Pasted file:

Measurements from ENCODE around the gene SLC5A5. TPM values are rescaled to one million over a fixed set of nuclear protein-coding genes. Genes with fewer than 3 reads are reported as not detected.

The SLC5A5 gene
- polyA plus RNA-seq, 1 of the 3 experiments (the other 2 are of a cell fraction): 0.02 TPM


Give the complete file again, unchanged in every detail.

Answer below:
Measurements from ENCODE around the gene SLC5A5. TPM values are rescaled to one million over a fixed set of nuclear protein-coding genes. Genes with fewer than 3 reads are reported as not detected.

The SLC5A5 gene
- polyA plus RNA-seq, 1 of the 3 experiments (the other 2 are of a cell fraction): 0.02 TPM